Upon completing the first semester at my photography school, Portfolio Center/Atlanta (now known as The Miami Ad School/Atlanta), students were shown the basement to find studio space. From then on, instructors were rare, only appearing on critique days. It became a sink-or-swim situation: either you figured things out, or you dropped out. My journey to becoming a commercial photographer was shaped by this hands-on environment. While instructional guidance was sparse, the visual direction given by more advanced students' work hanging on the gallery walls and critiques was plentiful. I quickly learned how to swim. Although it was tough for me to build sets (power tools and work benches entered my life for the first time), I always sought help from my guy friends, and in return, I gave ideas and kindness.

So, what’s your preferred developer for 35mm b/w film? I use Ilford HP5 and Kodak D76 with good results. Regards.

Oh Mike I must partially disagree with you over Rodinal though I have no experience using it pictorially if that means landscapes. I used it shooting portraits and families in a studio with APX25 and diluted 1:50 for many years or at least till Agfa on their way down stopped making APX25. I reduced agitation and rated the film at ISO 12 and was presented with quite "heavy" negs which gave me wonderful grain free images and cool whites together with the ability to dig details out of the blacks if I wanted or needed to. Oh yes I was beyond my teenage years when i started to use Rodinal and it was, for portraits, my favourite dev+film coupling; in fact I wrote an article about my usage for the late lamented Darkroom User magazine edited by Ed Buziak.

Excuse me for being a little argumentative here - it is all in good spirit and with love :)

In the speaker thread you answered a person who claimed the many appreciating the LS3/5a were buying into a false myth.

You answered (in part):
...Who do you think is buying all those LS3/5a's, hordes of sound engineers? It's a very rare product that receives that much love from the marketplace for so long...

It sounded to me like you were saying the longevity of the product and the love cast upon it disproved the claim of a myth?

Would that not also apply to Rodinal/HC110?
I doubt the hordes buying Rodinal/HC110 all have "Adams proficiency" and the love from the market place in the case of Rodinal is 3 times longer than that of the said speakers.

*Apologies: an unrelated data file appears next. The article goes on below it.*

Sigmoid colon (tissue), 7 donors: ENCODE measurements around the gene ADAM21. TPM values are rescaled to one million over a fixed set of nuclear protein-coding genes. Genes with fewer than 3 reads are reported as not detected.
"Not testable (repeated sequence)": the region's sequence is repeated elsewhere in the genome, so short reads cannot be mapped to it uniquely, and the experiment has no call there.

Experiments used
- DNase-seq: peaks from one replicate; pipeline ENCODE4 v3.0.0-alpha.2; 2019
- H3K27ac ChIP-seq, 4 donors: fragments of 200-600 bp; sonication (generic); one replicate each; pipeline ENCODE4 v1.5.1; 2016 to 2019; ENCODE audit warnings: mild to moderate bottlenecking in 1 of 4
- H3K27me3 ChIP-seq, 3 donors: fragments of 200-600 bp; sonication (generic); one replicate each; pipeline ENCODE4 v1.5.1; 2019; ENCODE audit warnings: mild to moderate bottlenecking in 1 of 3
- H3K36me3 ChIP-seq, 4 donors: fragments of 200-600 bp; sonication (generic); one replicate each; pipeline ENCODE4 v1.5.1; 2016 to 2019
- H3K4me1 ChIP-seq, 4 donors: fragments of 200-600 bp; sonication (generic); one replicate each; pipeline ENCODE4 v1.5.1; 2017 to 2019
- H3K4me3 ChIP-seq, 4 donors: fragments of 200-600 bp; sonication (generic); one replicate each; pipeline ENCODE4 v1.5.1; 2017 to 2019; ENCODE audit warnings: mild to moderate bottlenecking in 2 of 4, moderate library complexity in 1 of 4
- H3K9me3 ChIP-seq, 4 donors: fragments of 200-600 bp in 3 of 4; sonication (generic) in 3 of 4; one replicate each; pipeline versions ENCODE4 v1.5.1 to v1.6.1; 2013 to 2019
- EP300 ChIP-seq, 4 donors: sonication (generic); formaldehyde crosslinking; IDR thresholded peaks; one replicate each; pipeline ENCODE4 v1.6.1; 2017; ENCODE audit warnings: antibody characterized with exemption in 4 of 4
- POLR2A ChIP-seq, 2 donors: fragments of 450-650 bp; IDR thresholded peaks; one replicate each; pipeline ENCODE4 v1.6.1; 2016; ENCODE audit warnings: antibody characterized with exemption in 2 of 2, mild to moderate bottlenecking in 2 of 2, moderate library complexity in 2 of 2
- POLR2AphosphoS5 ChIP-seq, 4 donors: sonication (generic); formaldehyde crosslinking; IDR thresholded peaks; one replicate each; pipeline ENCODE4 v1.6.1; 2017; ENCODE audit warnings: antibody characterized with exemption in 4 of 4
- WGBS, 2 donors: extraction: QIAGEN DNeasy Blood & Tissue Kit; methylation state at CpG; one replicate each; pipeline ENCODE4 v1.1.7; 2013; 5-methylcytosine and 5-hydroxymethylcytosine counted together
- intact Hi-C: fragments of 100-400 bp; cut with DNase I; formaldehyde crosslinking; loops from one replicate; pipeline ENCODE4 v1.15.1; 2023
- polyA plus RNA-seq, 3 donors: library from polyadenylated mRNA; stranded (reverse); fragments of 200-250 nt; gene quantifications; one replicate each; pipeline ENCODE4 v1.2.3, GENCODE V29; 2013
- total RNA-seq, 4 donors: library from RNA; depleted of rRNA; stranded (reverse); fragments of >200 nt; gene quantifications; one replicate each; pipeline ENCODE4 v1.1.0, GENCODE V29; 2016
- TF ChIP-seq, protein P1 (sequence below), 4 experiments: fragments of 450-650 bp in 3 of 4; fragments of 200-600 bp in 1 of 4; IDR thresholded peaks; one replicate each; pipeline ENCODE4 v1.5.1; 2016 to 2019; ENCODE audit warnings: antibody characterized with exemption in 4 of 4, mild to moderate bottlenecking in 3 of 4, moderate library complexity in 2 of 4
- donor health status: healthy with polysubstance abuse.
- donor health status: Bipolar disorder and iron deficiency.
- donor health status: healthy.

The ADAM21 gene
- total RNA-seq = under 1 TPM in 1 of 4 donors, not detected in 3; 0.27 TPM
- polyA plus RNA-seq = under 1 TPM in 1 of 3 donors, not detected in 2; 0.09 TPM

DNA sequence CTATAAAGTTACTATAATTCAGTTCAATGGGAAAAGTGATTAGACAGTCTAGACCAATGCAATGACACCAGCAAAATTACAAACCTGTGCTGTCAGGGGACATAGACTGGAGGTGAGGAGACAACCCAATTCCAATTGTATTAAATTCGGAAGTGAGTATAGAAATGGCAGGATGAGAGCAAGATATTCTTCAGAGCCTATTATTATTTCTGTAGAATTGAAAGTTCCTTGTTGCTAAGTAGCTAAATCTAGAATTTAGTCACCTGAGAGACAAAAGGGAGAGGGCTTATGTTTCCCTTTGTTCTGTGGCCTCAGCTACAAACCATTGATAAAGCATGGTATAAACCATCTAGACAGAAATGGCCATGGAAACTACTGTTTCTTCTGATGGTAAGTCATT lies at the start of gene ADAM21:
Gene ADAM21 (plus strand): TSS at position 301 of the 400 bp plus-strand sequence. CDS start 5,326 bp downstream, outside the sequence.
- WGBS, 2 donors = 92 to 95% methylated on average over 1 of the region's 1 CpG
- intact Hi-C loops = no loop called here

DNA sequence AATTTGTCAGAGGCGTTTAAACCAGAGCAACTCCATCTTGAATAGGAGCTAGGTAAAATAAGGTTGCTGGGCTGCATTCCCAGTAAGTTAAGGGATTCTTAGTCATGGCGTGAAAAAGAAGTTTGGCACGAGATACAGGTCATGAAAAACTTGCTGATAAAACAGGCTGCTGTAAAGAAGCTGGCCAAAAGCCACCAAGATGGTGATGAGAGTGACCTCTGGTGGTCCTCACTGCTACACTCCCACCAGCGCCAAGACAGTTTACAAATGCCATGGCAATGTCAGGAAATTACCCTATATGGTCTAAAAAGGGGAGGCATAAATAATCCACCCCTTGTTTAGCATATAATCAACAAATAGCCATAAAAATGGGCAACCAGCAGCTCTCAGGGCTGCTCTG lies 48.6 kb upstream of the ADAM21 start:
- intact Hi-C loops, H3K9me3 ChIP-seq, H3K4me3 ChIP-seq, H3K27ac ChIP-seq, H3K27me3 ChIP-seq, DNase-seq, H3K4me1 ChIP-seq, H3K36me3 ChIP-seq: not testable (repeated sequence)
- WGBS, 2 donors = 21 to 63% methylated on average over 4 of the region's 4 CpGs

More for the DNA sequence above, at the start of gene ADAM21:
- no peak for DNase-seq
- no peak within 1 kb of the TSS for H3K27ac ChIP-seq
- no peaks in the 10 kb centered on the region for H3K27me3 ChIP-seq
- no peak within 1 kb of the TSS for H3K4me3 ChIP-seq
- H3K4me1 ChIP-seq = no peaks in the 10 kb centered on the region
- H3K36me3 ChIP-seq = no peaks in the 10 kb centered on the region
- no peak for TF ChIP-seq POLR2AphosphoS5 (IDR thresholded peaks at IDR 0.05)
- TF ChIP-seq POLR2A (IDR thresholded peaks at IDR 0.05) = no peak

I do not personally take offence although I use both developers. I may very well be too ignorant to know any better. Just as I probably wouldn't be able to evaluate if the LS3/5a's exceeds the quality of any similar priced speaker.

My main reasons for using Rodinal & HC110 are the longevity of the opened bottles, the economy and ease of use as a 1 shot developer (I use both at 1+50 dilutions).

It suits my infrequent developing pattern well, but I am very open to alternatives that you may suggest as long as I don't have to suffer too much on the convenience side.
The D76 route does not seem suitable for an infrequent user like me?

An old bottle of unopened Rodinal in my collection from who-knows-when - no date imprint.
When I got it, it had some cellophane-like seal around the bakelite cap, but it dissolved into tiny pieces when I touched it.
Almost 100% crystallised but should allegedly work if dissolved.

Rodinal at 200:1 dilution, semi-stand, 30mins to an hour could be a surprisingly fine grained, full tonal value experience. The very weak dilution was much better than negatives processed at the recommended dilutions.

Though, truth be known, I was a straight D76 kind of guy. Nice tight grain structure. Excellent tonal range for a very wide variety of emulsions. Good stuff, that. Much better than when mixed 1:1 or 1:3.

YMWV, of course.

No need to apologize for the tone, Mike. Personally, I like it when you tell it plainly as you see it, and it even makes me giggle a bit.

Yes to D-76 diluted 1:1. I stumbled on that without understanding, but the negs gave me decent prints, when I was making silver prints.

This entire piece could have been "The Trouble With Film".

No, I am not Ansel Adams.

So what developer do you recommend?

Another great "nuts and bolts" post.

In the book, Pentax and SLR Photography, by Robert Fuhring, (https://www.amazon.com/Pentax-Single-lens-reflex-photography-Fuhring/dp/0817404805) he mentioned that one magazine editor would tolerate new photographers' pet processes for a while. Eventually, the new photographers would fall in line and let the lab process with D-76 and whatever paper they used. The results with D-76 were better than the "special processes" the new photographers championed.

(I really like how Mr. Fuhring wrote his various versions of that title. Easy to read and not too technical sounding, with several stories included to show the importance of the point he was covering. Just the information you needed to understand the camera and to help take better photos. Even those new-fangled electronic flashes were covered.)